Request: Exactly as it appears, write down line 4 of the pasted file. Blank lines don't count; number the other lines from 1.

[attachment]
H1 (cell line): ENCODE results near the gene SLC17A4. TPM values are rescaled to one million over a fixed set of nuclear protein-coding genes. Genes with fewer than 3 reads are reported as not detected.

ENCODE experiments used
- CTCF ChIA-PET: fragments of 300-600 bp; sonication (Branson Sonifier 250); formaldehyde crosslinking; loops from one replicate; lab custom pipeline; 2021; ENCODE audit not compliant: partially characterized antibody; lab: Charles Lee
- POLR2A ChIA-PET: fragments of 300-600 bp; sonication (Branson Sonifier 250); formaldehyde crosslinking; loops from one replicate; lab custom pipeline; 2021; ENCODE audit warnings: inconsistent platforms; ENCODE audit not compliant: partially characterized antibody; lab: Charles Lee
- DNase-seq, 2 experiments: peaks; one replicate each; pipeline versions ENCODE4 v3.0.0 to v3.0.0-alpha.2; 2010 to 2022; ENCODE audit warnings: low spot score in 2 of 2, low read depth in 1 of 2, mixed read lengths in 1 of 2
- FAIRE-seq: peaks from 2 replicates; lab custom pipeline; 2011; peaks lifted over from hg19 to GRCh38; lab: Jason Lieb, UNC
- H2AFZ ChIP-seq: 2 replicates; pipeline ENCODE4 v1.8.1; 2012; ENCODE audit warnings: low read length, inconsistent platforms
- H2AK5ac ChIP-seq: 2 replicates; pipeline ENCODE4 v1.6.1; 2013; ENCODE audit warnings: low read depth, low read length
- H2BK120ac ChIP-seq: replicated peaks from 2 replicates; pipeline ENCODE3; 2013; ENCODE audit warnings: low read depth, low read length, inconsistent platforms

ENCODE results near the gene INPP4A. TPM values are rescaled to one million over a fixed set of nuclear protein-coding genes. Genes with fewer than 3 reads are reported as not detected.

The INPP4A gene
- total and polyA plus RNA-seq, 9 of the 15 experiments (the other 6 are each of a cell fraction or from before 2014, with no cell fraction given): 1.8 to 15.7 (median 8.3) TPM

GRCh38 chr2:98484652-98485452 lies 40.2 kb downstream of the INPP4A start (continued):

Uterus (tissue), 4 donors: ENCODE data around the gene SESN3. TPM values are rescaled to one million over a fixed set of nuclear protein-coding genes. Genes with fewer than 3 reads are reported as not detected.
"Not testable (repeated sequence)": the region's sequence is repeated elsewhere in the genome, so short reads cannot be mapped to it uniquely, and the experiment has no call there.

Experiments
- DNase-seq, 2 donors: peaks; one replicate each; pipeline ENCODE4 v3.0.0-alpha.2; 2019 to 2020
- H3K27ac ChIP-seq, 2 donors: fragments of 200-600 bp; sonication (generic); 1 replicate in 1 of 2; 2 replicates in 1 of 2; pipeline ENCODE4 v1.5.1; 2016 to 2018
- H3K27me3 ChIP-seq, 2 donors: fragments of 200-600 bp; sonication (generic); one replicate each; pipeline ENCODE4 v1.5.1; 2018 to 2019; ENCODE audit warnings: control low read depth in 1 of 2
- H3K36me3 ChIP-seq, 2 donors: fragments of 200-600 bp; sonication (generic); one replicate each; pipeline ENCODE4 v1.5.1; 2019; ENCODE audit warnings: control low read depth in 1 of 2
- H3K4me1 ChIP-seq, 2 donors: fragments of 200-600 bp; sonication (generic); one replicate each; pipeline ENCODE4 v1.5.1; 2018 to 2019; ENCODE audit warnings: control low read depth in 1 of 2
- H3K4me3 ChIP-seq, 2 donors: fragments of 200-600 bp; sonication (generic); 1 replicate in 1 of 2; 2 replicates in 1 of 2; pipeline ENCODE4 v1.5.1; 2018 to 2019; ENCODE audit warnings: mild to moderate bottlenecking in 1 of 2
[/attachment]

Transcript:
- POLR2A ChIA-PET: fragments of 300-600 bp; sonication (Branson Sonifier 250); formaldehyde crosslinking; loops from one replicate; lab custom pipeline; 2021; ENCODE audit warnings: inconsistent platforms; ENCODE audit not compliant: partially characterized antibody; lab: Charles Lee